Music Appreciation: A Week Full of High Notes With Lang Lang, Alec Baldwin, Paulo Szot and Marin Mazzie

Marin Mazzie and Paulo Szot.

Marin Mazzie and Paulo Szot.

“What you are about to see is several of the foundation’s protégés doing what they truly love to do,” announced our host, actor and arts philanthropist Alec Baldwin, to a dignified audience at Carnegie Hall last Monday evening. We had gathered for a one-night-only concert to benefit the Lang Lang International Music Foundation, and six young prodigies were about to take the stage. The adorable and mesmerizing Johnson Zhongxin Li, 9, played Beethoven’s Piano Sonata for Four Hands in D major, Op. 6 with the help of Lang Lang himself.

“When you play in [Carnegie Hall], you hear the sound of angels,” chirped Kate Xintong Lee, 12, after her performance.

Then came the pros: Scandinavian pop star Oh Land performed two haunting ballads with Lang Lang and Joshua Bell on instruments, John Legend swaggered through a duo of R&B tunes and supple soprano diva Renée Fleming gave a stellar performance of a Joseph Canteloube folk aria. But it was her encore of “Ô mio babbino caro,” that received the thunderous, emotional applause.

“I don’t think anyone really wants to hear us play the piano,” laughed a very pregnant Hilaria Thomas Baldwin on the arm of her husband at the post-concert dinner in the Time Warner Center.

“I have no musical abilities!” interjected Mr. Baldwin. “I am only a fan and endless admirer.”

“Have you played any Lang Lang for the baby?” Shindigger asked.

“You know what? The entire time [during the show], she was kicking,” Mrs. Baldwin revealed.

And the beat went on the next night at BAM’s Ignite Gala at the SkyLight Modern in Chelsea, which had been transformed into a verdant, tropical formal dining hall. As Shindigger munched on an heirloom tomato and avocado salad, students of BAM/Restoration Dance delivered a rousing cultural performance. For the mains, we had freekeh salad, haricot verts and polenta and enjoyed two original poetry performances. (BAM’s events are always as tasty as they are enriching.)

“I grew up in New York City; I attended public school,” began actress Lucy Liu after congratulating honoree Richard E. Feldman on his Ignite Award. “I didn’t really recognize who I was and where I was going until I started to participate in arts programs, and that was not something that was readily available to me.”

She continued: “In education, budgets are being slashed, and unfortunately children are the ones who suffer. In the end, we will all suffer.”

The end of this particular event saw only a performance by Rufus Wainwright, no suffering.

And then onto the New York Philharmonic’s spring gala, where Tony winner and Met Opera baritone Paulo Szot swept patrons off their feet with the help of Megan Hilty and Marin Mazzie—all under the baton of Ted Sperling. The repertoire was titled “An Enchanted Evening” and featured a potpourri of classic show tunes and Brazilian love ballads. Shindigger scampered into Avery Fisher Hall just in time for Mr. Szot’s encore of “This Nearly Was Mine” from South Pacific.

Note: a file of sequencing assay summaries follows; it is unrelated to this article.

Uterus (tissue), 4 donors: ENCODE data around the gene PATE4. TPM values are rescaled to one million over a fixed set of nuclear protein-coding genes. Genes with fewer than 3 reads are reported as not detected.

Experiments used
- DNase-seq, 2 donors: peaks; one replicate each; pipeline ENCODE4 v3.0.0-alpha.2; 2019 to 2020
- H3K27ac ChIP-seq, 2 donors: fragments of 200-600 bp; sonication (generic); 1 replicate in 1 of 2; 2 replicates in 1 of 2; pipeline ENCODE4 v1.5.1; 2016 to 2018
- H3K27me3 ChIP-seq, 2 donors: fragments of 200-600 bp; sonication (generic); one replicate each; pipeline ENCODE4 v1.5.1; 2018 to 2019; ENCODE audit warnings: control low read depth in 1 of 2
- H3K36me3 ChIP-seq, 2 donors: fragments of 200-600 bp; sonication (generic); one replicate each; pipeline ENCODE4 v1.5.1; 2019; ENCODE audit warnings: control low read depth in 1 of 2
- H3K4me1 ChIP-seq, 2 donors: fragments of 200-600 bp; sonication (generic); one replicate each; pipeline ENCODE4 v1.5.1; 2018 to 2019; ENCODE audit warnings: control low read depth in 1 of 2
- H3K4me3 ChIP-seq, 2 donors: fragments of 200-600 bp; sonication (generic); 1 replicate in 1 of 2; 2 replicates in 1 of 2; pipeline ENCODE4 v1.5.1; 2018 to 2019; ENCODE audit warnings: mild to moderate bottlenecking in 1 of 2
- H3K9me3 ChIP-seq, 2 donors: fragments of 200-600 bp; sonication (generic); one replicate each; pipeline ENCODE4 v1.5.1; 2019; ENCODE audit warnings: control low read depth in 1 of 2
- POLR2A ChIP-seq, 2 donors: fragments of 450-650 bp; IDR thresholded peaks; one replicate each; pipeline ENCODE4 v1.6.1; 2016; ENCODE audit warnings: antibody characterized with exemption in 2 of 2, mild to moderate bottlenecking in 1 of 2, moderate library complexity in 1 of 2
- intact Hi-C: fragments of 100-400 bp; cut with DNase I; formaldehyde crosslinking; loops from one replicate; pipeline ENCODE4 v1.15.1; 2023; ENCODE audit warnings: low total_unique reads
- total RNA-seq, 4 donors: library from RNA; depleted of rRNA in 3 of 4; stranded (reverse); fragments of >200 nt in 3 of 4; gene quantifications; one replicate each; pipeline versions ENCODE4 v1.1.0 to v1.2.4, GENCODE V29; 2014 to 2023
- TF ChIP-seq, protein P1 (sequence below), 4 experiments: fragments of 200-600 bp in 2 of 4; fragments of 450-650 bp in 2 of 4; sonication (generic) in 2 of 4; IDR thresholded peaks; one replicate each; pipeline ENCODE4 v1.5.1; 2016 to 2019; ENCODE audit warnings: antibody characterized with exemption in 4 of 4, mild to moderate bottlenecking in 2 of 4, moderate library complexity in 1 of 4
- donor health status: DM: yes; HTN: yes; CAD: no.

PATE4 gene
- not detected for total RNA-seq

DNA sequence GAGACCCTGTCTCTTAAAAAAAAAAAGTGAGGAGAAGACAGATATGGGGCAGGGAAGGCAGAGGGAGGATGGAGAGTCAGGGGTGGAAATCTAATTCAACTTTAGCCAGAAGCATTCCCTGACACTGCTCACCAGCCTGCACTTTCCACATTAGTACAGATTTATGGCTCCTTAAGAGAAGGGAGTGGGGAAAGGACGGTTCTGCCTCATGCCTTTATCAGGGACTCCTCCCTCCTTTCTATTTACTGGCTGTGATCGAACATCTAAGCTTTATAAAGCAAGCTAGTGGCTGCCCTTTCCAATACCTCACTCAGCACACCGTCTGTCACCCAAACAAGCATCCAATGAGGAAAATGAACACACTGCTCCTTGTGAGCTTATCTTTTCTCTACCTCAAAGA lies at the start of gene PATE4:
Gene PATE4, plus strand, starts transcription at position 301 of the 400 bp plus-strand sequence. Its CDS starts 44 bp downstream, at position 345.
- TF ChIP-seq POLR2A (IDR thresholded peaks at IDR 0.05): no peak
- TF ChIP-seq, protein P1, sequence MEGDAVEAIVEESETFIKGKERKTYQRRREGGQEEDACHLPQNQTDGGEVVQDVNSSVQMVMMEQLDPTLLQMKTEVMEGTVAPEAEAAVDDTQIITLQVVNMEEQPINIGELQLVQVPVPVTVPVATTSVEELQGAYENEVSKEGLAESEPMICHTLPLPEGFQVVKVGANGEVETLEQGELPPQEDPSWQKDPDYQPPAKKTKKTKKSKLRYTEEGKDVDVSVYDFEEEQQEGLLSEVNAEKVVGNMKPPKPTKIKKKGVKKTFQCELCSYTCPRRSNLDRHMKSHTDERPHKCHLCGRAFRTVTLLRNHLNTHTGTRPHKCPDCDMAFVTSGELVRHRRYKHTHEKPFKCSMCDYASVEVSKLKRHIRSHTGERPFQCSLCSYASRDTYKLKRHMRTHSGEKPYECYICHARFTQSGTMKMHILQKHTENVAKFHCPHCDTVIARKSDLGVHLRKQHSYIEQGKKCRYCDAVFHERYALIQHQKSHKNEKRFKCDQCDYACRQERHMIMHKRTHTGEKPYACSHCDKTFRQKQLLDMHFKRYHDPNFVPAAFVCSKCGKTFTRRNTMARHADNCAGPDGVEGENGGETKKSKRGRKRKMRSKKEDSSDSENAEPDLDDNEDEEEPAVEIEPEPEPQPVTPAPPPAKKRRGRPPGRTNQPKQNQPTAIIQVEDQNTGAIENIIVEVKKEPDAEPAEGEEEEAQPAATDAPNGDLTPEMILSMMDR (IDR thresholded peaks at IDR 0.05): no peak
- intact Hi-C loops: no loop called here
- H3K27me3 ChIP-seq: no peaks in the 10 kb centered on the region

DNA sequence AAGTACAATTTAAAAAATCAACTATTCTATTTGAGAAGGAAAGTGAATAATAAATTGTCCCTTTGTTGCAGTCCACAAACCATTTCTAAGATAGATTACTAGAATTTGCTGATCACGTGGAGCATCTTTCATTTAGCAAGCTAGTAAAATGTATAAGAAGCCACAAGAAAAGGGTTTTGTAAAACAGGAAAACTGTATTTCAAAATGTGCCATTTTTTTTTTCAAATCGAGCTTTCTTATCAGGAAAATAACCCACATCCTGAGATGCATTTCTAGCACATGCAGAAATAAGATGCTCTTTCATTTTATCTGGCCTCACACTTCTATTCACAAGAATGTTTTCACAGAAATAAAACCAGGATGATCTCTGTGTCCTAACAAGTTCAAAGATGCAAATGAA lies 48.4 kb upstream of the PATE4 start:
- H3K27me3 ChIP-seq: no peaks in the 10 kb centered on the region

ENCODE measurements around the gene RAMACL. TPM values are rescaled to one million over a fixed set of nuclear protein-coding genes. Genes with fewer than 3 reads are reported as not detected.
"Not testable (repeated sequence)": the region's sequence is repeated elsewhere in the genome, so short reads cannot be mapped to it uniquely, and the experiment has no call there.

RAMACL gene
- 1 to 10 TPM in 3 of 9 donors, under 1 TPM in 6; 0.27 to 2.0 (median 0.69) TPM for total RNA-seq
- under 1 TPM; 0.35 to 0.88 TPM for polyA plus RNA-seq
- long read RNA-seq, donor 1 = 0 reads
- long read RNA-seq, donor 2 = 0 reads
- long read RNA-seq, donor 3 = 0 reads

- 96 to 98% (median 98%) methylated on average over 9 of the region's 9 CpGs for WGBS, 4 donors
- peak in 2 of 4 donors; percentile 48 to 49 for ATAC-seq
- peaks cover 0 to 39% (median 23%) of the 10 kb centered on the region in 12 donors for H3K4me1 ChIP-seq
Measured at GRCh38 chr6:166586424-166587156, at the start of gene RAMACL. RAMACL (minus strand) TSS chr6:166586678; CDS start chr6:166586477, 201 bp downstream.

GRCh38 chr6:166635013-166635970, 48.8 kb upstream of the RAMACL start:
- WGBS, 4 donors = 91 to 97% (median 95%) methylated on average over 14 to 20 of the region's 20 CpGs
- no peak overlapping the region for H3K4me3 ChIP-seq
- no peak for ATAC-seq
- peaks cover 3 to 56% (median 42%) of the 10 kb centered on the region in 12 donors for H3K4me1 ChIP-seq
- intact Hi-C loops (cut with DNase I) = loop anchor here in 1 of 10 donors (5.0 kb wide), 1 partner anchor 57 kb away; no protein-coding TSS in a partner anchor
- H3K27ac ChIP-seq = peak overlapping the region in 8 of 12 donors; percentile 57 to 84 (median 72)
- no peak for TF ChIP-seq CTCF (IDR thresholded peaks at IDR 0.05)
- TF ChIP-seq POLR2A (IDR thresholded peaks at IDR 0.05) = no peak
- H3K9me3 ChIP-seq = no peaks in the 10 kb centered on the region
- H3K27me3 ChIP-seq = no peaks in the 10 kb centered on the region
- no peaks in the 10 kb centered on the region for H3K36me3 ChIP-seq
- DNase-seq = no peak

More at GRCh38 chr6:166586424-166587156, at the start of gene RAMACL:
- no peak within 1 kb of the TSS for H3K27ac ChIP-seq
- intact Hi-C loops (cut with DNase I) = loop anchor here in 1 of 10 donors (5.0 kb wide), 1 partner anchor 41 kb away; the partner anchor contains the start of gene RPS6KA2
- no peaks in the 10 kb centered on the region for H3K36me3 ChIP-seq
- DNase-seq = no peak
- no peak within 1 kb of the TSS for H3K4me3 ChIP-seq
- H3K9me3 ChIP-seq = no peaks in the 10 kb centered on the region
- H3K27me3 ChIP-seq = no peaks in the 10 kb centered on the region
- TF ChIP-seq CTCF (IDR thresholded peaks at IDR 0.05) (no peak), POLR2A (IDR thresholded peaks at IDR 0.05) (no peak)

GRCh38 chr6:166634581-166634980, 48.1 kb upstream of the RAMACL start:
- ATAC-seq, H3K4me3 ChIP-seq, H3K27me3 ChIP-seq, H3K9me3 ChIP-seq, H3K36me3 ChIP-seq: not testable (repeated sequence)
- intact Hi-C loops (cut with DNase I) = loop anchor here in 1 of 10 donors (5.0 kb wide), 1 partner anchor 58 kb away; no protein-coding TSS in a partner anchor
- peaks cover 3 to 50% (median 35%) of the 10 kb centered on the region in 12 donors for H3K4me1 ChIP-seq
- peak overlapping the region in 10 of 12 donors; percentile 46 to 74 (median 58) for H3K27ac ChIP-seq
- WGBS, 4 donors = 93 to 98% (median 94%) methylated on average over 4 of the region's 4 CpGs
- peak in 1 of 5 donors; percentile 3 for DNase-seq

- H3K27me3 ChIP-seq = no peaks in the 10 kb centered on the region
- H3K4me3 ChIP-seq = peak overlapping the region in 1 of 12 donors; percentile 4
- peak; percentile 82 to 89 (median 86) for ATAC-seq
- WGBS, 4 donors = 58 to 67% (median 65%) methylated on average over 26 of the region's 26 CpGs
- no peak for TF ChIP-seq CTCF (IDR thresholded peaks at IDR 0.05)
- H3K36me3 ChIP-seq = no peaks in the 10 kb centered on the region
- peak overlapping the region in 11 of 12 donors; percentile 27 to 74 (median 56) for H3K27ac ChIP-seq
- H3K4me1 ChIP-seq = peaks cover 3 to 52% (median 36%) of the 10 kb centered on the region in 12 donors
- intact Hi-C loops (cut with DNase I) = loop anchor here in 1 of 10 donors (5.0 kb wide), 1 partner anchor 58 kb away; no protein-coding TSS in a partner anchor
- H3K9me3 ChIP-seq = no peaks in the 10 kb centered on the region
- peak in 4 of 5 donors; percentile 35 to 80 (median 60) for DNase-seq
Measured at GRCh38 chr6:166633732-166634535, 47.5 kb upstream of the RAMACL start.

“I loved ‘So in Love’ with Marin Mazzie. I thought that was amazing,” gushed national news correspondent Alina Cho as she kissed Shindigger on both cheeks and introduced us to her mother, her date for the evening. Ms. Cho, who had traveled with the Philharmonic orchestra to North Korea in 2008 and filmed a segment there for CNN, looked delectable in one of her bestie Bibhu Mohaptra’s shimmering gowns.

“I’m actually a fan of Megan Hilty,” she added. “The crazy thing is I had lunch with Debra Messing today, so it’s been a Smash kind of day.”

Alec Baldwin, clearly on a performing arts charity binge last week, strode up to Ms. Cho’s table along with Karen LeFrak, who is on the New York Philharmonic board of directors and serves as a chair for the special events committee.

“I loved the South Pacific songs,” Ms. LeFrak said as she greeted Ms. Cho and co. “I think because I had seen Paulo do it [on Broadway].”

Ms. Mazzie was all bubbles as well, since the evening marked the first time she had the opportunity to sing with Mr. Szot.

“It was very exciting to be able to sing with that magnificent, glorious voice and that magnificent beautiful man,” she giggled. “I love singing with the Philharmonic. They truly are one of the greatest orchestras in the world, if not the greatest. And Ted Sperling and I have been friends for more years than I’m willing to say!”

“When will we see you back on the Broadway stage?” Shindigger prodded.

“Just keep your fingers crossed, ’cuz it’s gonna be soon,” she said sotto voce.

“This is an opportunity for us to have a different type of music than might be customary and just be festive,” explained Philharmonic chairman Gary W. Parr as we sipped on a Chilean cabernet sauvignon. “It does draw something of a different audience,” he winked. “It’s a good time!”

Before guests dined on chimichurri-grilled prime steak and vegetables, we found Ted Sperling and asked him what his most memorable musical moment of the evening had been.

“I really enjoyed the two Cole Porter tunes, ‘My Heart Belongs to Daddy’ and then ‘So in Love,’” the conductor-director told us. “It’s just such a luscious piece of material. They both have a sexiness to them.”

And with that, Shindigger trekked back to our date, head swimming with good music and good wine, both enchanted and aroused.